Tuesday 20 June 2023

Captivating melodies, sparkling humour and a timeless tale of love sums up Donizetti’s comic opera, L’elisir d’amore, in repertoire at Longborough Festival Opera

Donizetti: L'elisir d'amore - Longborough Opera Festival in rehearsal (Photo: Craig Fuller)
Donizetti: L'elisir d'amore - Longborough Festival Opera in rehearsal (Photo: Craig Fuller)
British-Swiss director, Max Hoehn's production of Donizetti's L'elisir d'amore opens at Longborough Festival Opera on 20 June. Here, he talks about his comic inspirations and the challenge of organising scenes of total chaos. 

You've set this opera in the British countryside. As a Swiss citizen, what drew you to that location?  

I’m a mishmash, really, born in London to Swiss-Hungarian parents and now living in Berlin married to a Portuguese singer. As an opera director you need to be a ‘citizen of the world’ because wherever you’re directing the local cultural context does play a role in how you can form an engaging dialogue between the opera and the audience. 

The atmosphere of the countryside, therefore, is important in the opera but Donizetti and Romani never give it a very specific location. It’s a fantasy pastoral idyll that corresponds nicely with the established, romanticised ideas we have about English rural life today.  

Class difference and money are two important elements of the plot of L'elisir. What do you find interesting about looking at this through a distinctly British (perhaps English) prism? 

We are used to a picture-perfect, nostalgic idea of the English countryside. But, of course, that’s not the whole story. I would say that this production is deliberately playing with those archetypal images and ideas that British audiences are already so familiar with but undercutting them as well with a narrative that has class difference at its heart. The result should feel very true to Donizetti and that Italian comic tradition but quite modern at the same time.  

Do you think it’s harder to direct a comedy or a tragedy? 

It depends on the score. For instance, L’elisir has a perfectly crafted score that is extremely approachable for a cast. The comic beats are all there in the music. The danger is always trying to make sure the comedy is not too broad or predictable. I have a feeling that British opera singers take to comedy and irreverence very quickly and easily because of the cultural importance of British comedy such as Monty Python, Fawlty Towers and so forth. 

What are your comedic inspirations?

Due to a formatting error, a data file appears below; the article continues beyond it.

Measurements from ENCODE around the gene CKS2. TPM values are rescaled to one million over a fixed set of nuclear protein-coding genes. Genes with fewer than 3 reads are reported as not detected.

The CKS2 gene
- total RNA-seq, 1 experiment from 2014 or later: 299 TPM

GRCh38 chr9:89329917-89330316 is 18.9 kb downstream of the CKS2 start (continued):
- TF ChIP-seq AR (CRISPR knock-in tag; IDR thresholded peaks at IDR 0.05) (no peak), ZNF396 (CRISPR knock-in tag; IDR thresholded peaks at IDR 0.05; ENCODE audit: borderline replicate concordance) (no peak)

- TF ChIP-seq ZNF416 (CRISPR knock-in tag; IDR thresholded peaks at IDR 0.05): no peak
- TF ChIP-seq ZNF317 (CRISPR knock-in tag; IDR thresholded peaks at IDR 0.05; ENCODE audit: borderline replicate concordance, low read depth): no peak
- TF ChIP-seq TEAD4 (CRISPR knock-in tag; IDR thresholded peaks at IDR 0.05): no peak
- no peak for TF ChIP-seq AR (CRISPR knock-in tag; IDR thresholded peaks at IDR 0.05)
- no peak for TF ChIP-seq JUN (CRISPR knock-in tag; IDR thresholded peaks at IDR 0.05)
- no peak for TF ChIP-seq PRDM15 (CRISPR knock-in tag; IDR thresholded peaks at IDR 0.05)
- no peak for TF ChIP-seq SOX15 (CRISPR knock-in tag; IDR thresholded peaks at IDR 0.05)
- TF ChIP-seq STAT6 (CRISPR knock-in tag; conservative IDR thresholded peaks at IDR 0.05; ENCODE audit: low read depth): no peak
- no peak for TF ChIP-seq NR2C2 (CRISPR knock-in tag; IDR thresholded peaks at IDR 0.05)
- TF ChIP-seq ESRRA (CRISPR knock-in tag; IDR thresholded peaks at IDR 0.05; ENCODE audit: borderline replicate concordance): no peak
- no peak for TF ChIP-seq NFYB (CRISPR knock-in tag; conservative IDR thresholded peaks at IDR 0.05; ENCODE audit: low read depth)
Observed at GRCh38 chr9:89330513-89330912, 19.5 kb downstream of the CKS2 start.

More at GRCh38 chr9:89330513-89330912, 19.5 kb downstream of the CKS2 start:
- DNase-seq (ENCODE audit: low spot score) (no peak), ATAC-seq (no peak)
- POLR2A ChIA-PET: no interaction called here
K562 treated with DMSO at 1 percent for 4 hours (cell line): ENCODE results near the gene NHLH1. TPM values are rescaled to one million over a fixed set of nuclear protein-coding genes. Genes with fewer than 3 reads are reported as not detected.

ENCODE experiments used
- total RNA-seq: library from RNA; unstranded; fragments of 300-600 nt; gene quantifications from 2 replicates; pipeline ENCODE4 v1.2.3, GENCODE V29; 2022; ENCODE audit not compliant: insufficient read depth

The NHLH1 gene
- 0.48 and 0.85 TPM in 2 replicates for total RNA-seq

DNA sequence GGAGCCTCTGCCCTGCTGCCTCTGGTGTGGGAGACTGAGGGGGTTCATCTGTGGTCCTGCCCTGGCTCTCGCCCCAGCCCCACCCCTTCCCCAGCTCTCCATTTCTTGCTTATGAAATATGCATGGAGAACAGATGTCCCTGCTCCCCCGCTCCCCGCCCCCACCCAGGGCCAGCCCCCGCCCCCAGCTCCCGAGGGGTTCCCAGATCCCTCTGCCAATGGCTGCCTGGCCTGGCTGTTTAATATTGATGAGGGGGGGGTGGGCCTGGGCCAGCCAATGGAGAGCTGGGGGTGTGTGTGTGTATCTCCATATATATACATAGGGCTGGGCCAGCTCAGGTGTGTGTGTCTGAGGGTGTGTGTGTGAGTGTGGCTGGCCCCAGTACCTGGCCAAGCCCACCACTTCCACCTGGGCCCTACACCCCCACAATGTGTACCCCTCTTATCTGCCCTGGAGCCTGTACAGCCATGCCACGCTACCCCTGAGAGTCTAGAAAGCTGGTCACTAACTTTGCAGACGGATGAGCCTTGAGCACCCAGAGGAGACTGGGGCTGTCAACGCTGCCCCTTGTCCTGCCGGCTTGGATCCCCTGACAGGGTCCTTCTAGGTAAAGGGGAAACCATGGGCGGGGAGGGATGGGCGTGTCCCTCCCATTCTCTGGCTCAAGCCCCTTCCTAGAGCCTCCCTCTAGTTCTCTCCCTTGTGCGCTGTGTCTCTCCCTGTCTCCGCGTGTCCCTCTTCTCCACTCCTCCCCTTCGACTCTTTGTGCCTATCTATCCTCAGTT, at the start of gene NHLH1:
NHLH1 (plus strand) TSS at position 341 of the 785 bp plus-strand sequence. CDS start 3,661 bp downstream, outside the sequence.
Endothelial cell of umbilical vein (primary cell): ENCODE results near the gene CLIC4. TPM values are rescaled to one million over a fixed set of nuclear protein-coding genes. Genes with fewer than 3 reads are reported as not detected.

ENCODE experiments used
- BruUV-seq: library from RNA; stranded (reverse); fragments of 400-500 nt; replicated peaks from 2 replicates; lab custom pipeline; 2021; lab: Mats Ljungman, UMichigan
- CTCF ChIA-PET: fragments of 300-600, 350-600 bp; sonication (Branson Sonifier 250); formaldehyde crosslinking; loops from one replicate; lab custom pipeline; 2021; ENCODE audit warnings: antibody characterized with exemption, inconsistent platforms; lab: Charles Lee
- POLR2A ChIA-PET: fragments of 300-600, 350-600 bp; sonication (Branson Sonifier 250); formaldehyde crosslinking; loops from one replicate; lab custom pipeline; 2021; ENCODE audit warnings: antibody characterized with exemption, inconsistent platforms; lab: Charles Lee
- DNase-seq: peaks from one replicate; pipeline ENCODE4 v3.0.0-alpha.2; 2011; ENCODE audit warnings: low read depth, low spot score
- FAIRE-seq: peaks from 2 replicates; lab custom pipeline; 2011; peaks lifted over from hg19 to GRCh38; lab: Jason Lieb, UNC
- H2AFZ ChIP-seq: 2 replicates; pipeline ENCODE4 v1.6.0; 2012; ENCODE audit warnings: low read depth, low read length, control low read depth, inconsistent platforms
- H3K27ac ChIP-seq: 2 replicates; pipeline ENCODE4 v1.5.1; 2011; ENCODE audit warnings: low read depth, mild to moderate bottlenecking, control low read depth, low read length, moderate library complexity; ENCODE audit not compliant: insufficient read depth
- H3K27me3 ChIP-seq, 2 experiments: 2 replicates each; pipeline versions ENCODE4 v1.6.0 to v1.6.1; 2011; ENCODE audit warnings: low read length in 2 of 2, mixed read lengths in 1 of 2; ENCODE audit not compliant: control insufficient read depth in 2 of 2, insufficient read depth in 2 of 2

A lot come from childhood: the extensive operatic excerpts used in Bugs Bunny cartoons, the village in Postman Pat. And there’s one character in L’elisir, Belcore, who reminds me very much of Lord Flashheart in the Blackadder TV series. 

What have been your influences for L'elisir d'amore?  

I have worked on several Italian comic operas and the libretto for L’elisir by Romani shares the love of wordplay and verbal jousting that characterises the Da Ponte-Mozart collaborations and Ferretti’s brilliant version of Cinderella for Rossini.  

What makes opera funny? 

Italian comic opera is at its best when depicting scenes of total chaos through heavily organised and carefully crafted musical ensembles. These scenes manage to reach a heightened, exhilarating state that’s irresistible for an audience. 

Are there any edges of satire in your take? 

I can’t imagine comedy without some element of satire. But it’s very light and gentle in our case. Heavy-handedness is death in this kind of repertoire.  

What are you enjoying most about this process? 

I’m able to indulge in the eccentricity of some of the characters, as well as my own. 

Donizetti: L'elisir d'amore - Jennifer Witton, Thando Mjandana, Emyr Wyn Jones, Arthur Bruce, director: Max Hoehn, conductor: Alice Farnham - in repertoire at Longborough Festival Opera from 20 June to 1 July 2023. Tickets are available now at Longborough's website.  

Donizetti: L'elisir d'amore - Max Hoehn & cast members in rehearsal, Longborough Opera Festival (Photo Craig Fuller)
Donizetti: L'elisir d'amore - Max Hoehn & cast members in rehearsal, Longborough Festival Opera(Photo Craig Fuller)

Max Hoehn began his career assisting directors such as Graham Vick, David Pountney and Johannes Erath and in 2015 won the Independent Opera Directing Fellowship. He staged the UK première of Simon Vosecek’s Biedermann and the Arsonists at Sadler’s Wells [see Robert's review] which led to his nomination for Best Young Director at the International Opera Awards. 

Recent productions include The Consul (Welsh National Opera) and La Cenerentola (Stadttheater Bremerhaven) while new productions this year include The Flying Dutchman (Teatro Nacional de São Carlos, Lisbon) and Four Sisters (Royal Conservatoire of Scotland). 

Future productions include Così fan tutte (Welsh National Opera) and Die Fledermaus (Theater Neubrandenburg Neustrelitz) while his opera translations include Khovanshchina for Birmingham Opera Company. Hoehn’s also the founding artistic director of Opera21, a laboratory for new work, whose current commissions are The Last Castrato for Torsten Rasch and Sonata for Broken Fingers for Joe Cutler. [see Robert's 2022 interview with Max Hoehn, talking about Opera21]

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